As Roman authorities quickly came to understand, “Jesus is Lord,” is far more than a private confession of faith. It amounts to a de facto disestablishment of every other god, including the gods of the empire. Christ’s command, “Render to Caesar the things that are Caesar’s, and to God the things that are God’s,”7 strips Caesar of his self-proclaimed divinity, and subordinates the power of every earthly authority to the power of the Father and Creator of the world. There are not two kingdoms, but only one, the Church, the household of God, built upon the foundation of the apostles and prophets. And as there are not two kingdoms, there can only be one King.
The cry of the early North African martyr: Deus major est quam imperatore– “God is greater than the emperor”8—points to some of the larger issues and themes of political theology that we take up in this volume of Letter & Spirit. These themes are introduced in Scott W. Hahn’s contribution, “Liturgy and Empire: Prophetic Historiography and Faith in Exile in 1-2 Chronicles.” Hahn shows us that Chronicles is a canonical theology that offers a typological reading of Israel’s history from creation to the exile. The Chronicler is writing for the people of Jerusalem and Judah in the first generation after their return from exile in Babylon. They have come home to a city in ruins, to rebuild their Temple and their lives.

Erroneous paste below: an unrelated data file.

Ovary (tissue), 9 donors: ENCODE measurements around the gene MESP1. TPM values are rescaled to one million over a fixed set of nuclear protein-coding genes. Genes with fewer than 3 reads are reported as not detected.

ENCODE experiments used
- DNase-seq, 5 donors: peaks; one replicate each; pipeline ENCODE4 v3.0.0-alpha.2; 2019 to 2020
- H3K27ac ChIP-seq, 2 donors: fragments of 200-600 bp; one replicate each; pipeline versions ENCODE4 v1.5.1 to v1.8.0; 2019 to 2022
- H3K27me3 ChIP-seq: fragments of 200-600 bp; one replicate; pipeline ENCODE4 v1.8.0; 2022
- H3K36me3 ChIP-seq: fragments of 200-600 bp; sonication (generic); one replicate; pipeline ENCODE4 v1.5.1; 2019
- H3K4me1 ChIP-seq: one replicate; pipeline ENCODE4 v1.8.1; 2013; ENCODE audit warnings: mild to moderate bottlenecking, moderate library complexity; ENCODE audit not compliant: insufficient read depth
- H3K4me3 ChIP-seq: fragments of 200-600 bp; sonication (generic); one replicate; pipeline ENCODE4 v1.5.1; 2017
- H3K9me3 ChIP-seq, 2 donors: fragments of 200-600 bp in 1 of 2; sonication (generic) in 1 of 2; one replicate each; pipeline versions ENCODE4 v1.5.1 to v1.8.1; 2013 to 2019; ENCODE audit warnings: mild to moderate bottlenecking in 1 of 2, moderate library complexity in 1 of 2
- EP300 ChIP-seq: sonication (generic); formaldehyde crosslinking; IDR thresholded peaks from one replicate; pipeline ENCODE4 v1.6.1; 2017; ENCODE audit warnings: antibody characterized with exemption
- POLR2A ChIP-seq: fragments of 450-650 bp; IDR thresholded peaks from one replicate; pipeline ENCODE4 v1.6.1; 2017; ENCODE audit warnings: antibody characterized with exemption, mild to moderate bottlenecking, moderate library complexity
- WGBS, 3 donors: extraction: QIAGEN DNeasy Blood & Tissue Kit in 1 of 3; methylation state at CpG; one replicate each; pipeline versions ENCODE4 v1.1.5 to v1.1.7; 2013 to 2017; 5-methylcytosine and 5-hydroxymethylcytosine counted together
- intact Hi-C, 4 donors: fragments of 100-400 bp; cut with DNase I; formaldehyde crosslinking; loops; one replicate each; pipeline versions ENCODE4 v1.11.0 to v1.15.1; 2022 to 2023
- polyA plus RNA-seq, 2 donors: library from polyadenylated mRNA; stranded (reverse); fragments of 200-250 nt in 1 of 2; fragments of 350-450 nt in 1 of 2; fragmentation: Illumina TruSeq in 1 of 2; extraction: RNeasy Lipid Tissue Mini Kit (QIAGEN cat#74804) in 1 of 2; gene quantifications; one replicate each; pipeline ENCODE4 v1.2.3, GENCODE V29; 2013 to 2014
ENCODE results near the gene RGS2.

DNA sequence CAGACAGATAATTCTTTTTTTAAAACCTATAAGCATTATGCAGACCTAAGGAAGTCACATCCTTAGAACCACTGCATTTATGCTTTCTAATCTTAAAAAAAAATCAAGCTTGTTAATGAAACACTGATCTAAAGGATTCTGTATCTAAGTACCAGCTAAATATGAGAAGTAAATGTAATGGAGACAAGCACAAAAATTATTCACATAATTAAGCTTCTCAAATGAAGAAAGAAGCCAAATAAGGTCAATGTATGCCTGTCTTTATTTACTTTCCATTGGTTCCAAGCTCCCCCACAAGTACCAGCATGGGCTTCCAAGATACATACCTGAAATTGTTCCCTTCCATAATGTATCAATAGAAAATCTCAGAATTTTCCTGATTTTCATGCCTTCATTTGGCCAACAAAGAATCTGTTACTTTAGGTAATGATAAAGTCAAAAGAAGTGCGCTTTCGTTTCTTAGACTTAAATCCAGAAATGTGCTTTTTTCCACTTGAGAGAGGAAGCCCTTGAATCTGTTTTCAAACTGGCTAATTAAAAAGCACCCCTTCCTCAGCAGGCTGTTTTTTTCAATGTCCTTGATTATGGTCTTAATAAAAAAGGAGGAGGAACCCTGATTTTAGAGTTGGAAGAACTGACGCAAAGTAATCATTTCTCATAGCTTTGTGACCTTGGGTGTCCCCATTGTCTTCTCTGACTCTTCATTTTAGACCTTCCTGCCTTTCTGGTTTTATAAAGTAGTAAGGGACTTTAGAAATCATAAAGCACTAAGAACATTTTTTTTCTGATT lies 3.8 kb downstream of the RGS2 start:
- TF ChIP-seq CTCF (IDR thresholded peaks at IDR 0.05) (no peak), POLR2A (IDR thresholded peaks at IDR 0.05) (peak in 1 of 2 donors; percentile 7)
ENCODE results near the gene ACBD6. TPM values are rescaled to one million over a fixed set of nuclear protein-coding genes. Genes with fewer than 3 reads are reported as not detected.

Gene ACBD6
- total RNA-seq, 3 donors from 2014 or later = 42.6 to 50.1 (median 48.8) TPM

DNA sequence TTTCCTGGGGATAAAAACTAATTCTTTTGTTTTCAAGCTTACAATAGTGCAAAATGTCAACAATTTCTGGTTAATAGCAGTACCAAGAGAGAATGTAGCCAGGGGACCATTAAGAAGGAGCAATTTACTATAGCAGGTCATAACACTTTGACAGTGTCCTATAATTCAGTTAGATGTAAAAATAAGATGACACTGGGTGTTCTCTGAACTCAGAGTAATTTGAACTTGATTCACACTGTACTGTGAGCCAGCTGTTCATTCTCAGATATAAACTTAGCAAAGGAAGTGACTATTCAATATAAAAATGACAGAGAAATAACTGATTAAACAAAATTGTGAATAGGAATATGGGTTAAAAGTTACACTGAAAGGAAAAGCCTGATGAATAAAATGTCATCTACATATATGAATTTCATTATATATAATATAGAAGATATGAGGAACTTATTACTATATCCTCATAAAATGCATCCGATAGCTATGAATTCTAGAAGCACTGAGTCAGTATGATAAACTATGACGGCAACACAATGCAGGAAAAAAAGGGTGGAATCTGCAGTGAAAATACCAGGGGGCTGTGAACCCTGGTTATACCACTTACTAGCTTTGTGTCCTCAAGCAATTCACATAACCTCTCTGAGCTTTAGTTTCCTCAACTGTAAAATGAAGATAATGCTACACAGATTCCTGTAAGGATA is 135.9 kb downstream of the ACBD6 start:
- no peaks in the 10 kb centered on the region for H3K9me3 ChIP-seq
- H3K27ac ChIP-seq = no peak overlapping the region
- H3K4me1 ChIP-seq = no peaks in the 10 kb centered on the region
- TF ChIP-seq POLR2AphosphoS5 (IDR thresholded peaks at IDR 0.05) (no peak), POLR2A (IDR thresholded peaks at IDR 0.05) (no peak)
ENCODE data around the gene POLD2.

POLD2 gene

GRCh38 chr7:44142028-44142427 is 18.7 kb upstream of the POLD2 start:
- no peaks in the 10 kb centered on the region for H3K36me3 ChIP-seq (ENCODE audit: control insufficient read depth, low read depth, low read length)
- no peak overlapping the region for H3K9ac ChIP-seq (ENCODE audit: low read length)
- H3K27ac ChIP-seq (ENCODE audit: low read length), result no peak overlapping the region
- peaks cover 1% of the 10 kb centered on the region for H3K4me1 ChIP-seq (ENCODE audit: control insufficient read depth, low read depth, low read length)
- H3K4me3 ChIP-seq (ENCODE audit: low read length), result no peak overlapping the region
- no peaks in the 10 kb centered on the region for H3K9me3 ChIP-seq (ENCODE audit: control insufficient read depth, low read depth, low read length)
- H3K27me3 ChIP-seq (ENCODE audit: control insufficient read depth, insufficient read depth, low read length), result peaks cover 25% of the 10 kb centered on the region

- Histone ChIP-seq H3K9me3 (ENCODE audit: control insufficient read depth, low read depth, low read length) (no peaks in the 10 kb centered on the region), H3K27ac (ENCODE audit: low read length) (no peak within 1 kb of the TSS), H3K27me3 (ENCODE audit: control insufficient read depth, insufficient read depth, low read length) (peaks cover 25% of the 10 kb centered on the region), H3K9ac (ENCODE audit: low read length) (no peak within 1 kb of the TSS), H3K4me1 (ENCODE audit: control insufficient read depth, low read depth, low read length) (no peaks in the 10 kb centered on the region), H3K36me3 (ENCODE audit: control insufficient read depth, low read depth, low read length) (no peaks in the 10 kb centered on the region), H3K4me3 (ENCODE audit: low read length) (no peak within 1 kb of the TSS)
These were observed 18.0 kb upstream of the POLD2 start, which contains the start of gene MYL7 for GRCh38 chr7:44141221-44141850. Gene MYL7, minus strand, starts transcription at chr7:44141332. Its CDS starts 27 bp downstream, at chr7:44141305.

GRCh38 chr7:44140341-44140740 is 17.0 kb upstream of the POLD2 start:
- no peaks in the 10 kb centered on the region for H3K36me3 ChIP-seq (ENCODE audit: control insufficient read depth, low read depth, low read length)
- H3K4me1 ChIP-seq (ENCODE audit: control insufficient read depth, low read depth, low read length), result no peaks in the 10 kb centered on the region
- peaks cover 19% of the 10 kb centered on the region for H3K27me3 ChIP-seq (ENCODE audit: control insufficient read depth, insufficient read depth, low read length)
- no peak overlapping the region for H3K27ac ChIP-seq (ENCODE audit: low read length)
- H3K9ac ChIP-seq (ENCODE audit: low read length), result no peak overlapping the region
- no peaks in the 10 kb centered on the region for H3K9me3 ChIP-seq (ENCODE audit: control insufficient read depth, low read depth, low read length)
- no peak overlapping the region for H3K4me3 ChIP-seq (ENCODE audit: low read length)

Yet, in many ways their condition is more perplexing and ambiguous than that of exile. How are they to live under the domination of a foreign power? What are they to make of the divine promises sworn to their ancestors? How are they to persist in the faith of their fathers? The same questions resonated with the early Christians living in a hostile empire they identified with Babylon. And these ques- tions should resonate with believers today, whether they live under the repression of atheist regimes or amid the increasingly belligerent and intolerant secularism of the West.
John Bergsma also writes with these broader questions in mind. His “Cultic Kingdoms in Conflict in the Book of Daniel,” takes us back to the original exile and explores how Daniel and his Hebrew companions kept the faith in Babylon. In Bergsma’s reading, the narrative tension in Daniel is essentially cultic—what is going on is a conflict between the Kingdom of God and the Kingdom of Man, between the worship and service of the true and living God, and the totalitarian fealty demanded by the idols of the state. His contribution teases out the liturgical symbolism in the depictions of Daniel’s persecution and reveals the development of an important biblical perspective—the idea of the believer’s life as a liturgical self-offering. The witness of Daniel and his three friends in the fiery furnace, and later Daniel in the lion’s den, functions as a kind of “alternate liturgy” for God’s people in exile, one that advances God’s designs for worship, namely his recogni- tion as the true God among the nations.